Omphalitis: Preventing Mushy Chicks

  1. GPS1504
    Omphalitis is a disease responsible for a lot of chick deaths during the first week of life. Also referred to as Mushy Chick Disease or Navel Ill, Omphalitis is essentially a navel-yolk sack infection in which a plethora of bacteria could be present wreaking havoc on affected chicks. Affected chicks may die as soon as 24 hours after the infection sets in or can live up to 7 days with bacteria such as Streptococcus, Staphylococcus, Proteus, and others ravaging their bodies.

    The reason this disease is often referred to as Mushy Chick Disease because affected chicks will actually feel mushy to the touch. The reason for this mushiness is due to subcutaneous edema, which is the presence of a large amount of fluid collecting in bodily tissues. Edema usually occurs between cells or in the circulatory system. Also present will be qualities such as drooping heads, depression, lethargy and listlessness. Discoloration around the navel area may be visible as well as a bulge and foul odor.

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    Photo Source: Backyard Chickens

    When chicks hatch, they have fully healed navels in most cases. Every now and then, however, a chick may hatch with a navel that is still somewhat open. While natural closing of the navel is likely and ideal, sometimes a deformed navel presents itself. It is largely deformed navels that are unable to close on their own that are an open invitation for disease causing bacteria to move themselves in. Once this happens, the body temperature of the chick combined with remaining yolk nutrients make a hospitable environment conducive to bacterial growth against which the weak immune system of a chick cannot fight. To give your chick the best chance of a properly developed navel, check your incubator temperature; if it is too hot or humid, the navel of chicks can be affected.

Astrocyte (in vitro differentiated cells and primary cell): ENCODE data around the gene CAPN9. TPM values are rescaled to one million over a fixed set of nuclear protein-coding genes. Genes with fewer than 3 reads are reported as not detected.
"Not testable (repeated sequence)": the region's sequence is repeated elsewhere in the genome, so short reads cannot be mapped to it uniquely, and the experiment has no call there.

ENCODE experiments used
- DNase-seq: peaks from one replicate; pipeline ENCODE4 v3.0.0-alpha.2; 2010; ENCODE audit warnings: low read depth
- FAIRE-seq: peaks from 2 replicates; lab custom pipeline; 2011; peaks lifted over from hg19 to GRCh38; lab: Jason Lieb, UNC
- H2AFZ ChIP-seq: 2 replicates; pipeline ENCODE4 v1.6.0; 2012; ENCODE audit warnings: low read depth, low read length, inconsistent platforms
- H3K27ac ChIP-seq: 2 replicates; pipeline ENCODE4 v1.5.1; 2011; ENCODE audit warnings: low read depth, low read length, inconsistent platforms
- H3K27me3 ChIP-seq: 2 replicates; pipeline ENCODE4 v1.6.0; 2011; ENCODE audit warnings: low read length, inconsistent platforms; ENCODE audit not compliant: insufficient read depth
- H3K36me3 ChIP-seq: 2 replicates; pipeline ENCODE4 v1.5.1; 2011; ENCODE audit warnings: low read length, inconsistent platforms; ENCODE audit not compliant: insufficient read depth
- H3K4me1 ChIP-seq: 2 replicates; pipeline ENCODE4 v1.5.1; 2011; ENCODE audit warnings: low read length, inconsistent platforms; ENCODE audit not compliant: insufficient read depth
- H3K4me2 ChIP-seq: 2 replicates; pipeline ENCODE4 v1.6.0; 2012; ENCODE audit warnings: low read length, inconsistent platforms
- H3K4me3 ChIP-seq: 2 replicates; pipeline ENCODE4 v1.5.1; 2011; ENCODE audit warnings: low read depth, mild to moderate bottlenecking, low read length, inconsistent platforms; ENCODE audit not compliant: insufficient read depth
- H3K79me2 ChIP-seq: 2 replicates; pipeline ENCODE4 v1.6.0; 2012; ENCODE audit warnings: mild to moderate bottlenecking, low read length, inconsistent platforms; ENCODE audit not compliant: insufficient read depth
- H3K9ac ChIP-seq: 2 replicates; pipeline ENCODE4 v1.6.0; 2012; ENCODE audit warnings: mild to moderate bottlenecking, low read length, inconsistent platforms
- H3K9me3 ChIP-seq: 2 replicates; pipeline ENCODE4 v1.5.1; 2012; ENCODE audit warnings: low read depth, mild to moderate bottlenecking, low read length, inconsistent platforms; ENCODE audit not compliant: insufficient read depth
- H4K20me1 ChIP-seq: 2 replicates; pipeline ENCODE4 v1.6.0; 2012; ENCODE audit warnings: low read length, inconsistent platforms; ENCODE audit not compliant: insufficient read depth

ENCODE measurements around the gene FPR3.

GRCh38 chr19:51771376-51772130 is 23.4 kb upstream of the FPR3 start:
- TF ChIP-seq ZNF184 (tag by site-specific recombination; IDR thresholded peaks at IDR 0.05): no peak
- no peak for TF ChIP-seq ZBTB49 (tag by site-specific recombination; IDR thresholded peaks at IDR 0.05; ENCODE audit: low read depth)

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    Photo Source: Poultry Hub

    To avoid a disease such as Omphalitis, a sterile environment is necessary for hatching chicks. If the environment is sterile, the bacteria that cause this disease should not pose a threat to young chicks. However, if such bacteria are present, all they need is to gain access to the yolk sac to do damage. The higher your standards of cleanliness, the better off your chicks will ultimately be, both in the case of preventing Mushy Chick Disease and other illnesses as well.

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    Photo Source: Backyard Chickens

    As with all illness, an ounce of prevention is worth a pound of cure. This is especially true with Omphalitis as there is no adopted form of treatment and it is usually fatal. To prevent the onset of Omphalitis, stay on top of cleanliness regardless of whether you incubate with a hen or a machine. Keep eggs dry and only transport them in clean, dry containers and disinfect incubators between uses. Allow chicks to fully dry in the incubator as this aids in navel closing and feed your chicks as soon as possible; the sooner they begin eating on their own, the sooner the yolk sac will reabsorb and the less likely it will be that they will fall victim to Mushy Chick Diseases.

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